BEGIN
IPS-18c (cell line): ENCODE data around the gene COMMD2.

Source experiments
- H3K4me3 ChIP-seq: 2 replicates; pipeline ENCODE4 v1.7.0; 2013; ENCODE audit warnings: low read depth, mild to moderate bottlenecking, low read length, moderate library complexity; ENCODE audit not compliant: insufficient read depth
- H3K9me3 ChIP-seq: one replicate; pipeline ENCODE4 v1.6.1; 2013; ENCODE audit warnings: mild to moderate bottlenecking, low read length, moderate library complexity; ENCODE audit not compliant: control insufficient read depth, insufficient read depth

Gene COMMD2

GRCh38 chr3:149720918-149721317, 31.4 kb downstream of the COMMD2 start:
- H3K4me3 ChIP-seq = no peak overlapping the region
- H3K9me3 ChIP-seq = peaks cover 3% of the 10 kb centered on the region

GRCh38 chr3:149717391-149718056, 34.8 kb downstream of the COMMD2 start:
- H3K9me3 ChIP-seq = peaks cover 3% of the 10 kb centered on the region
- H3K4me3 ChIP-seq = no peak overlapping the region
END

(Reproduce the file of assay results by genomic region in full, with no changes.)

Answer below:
IPS-18c (cell line): ENCODE data around the gene COMMD2.

Source experiments
- H3K4me3 ChIP-seq: 2 replicates; pipeline ENCODE4 v1.7.0; 2013; ENCODE audit warnings: low read depth, mild to moderate bottlenecking, low read length, moderate library complexity; ENCODE audit not compliant: insufficient read depth
- H3K9me3 ChIP-seq: one replicate; pipeline ENCODE4 v1.6.1; 2013; ENCODE audit warnings: mild to moderate bottlenecking, low read length, moderate library complexity; ENCODE audit not compliant: control insufficient read depth, insufficient read depth

Gene COMMD2

GRCh38 chr3:149720918-149721317, 31.4 kb downstream of the COMMD2 start:
- H3K4me3 ChIP-seq = no peak overlapping the region
- H3K9me3 ChIP-seq = peaks cover 3% of the 10 kb centered on the region

GRCh38 chr3:149717391-149718056, 34.8 kb downstream of the COMMD2 start:
- H3K9me3 ChIP-seq = peaks cover 3% of the 10 kb centered on the region
- H3K4me3 ChIP-seq = no peak overlapping the region